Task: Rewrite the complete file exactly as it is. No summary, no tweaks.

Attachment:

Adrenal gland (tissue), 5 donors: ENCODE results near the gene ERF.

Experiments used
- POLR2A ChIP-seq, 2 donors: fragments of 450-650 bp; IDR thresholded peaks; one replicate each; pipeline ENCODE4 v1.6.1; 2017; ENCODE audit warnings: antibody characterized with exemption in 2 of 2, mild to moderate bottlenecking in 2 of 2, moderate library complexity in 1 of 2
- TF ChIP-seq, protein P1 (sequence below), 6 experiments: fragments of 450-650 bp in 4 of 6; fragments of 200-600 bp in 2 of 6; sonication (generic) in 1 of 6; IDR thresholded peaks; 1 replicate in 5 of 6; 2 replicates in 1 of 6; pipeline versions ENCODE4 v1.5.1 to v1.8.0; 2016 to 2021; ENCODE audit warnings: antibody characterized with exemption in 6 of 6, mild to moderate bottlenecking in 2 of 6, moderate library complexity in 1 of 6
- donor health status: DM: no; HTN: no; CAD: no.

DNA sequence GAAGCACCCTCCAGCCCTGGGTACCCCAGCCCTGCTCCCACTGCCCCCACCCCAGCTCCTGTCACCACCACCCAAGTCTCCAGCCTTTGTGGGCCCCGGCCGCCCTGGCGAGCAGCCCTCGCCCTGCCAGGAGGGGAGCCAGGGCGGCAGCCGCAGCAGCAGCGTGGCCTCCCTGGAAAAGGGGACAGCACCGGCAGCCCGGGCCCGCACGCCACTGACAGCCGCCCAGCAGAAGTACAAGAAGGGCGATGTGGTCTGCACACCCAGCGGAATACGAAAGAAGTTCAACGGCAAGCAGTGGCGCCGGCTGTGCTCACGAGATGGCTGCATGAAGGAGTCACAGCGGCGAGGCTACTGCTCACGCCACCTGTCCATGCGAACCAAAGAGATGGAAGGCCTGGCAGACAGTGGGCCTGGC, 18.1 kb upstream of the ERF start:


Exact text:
Adrenal gland (tissue), 5 donors: ENCODE results near the gene ERF.

Experiments used
- POLR2A ChIP-seq, 2 donors: fragments of 450-650 bp; IDR thresholded peaks; one replicate each; pipeline ENCODE4 v1.6.1; 2017; ENCODE audit warnings: antibody characterized with exemption in 2 of 2, mild to moderate bottlenecking in 2 of 2, moderate library complexity in 1 of 2
- TF ChIP-seq, protein P1 (sequence below), 6 experiments: fragments of 450-650 bp in 4 of 6; fragments of 200-600 bp in 2 of 6; sonication (generic) in 1 of 6; IDR thresholded peaks; 1 replicate in 5 of 6; 2 replicates in 1 of 6; pipeline versions ENCODE4 v1.5.1 to v1.8.0; 2016 to 2021; ENCODE audit warnings: antibody characterized with exemption in 6 of 6, mild to moderate bottlenecking in 2 of 6, moderate library complexity in 1 of 6
- donor health status: DM: no; HTN: no; CAD: no.

DNA sequence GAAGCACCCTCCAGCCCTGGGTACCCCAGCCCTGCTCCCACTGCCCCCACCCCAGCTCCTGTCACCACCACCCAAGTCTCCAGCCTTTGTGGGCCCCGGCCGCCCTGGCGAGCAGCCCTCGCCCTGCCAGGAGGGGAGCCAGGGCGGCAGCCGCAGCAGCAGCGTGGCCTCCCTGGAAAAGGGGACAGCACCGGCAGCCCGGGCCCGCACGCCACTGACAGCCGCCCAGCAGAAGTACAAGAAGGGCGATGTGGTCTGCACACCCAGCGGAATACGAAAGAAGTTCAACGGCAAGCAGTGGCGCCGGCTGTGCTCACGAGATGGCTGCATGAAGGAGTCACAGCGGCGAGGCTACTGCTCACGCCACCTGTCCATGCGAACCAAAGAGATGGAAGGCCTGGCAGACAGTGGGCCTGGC, 18.1 kb upstream of the ERF start: